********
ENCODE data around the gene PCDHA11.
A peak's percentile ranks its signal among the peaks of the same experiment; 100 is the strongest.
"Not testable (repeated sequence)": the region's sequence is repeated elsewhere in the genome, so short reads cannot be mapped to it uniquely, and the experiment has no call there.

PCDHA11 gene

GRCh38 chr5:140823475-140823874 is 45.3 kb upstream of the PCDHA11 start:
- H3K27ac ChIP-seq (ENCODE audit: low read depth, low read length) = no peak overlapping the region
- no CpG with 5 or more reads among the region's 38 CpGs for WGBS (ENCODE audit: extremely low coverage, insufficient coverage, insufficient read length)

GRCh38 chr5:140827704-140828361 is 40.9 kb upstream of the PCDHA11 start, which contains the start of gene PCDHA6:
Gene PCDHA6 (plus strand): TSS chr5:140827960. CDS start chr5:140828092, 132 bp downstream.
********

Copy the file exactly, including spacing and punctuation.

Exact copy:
ENCODE data around the gene PCDHA11.
A peak's percentile ranks its signal among the peaks of the same experiment; 100 is the strongest.
"Not testable (repeated sequence)": the region's sequence is repeated elsewhere in the genome, so short reads cannot be mapped to it uniquely, and the experiment has no call there.

PCDHA11 gene

GRCh38 chr5:140823475-140823874 is 45.3 kb upstream of the PCDHA11 start:
- H3K27ac ChIP-seq (ENCODE audit: low read depth, low read length) = no peak overlapping the region
- no CpG with 5 or more reads among the region's 38 CpGs for WGBS (ENCODE audit: extremely low coverage, insufficient coverage, insufficient read length)

GRCh38 chr5:140827704-140828361 is 40.9 kb upstream of the PCDHA11 start, which contains the start of gene PCDHA6:
Gene PCDHA6 (plus strand): TSS chr5:140827960. CDS start chr5:140828092, 132 bp downstream.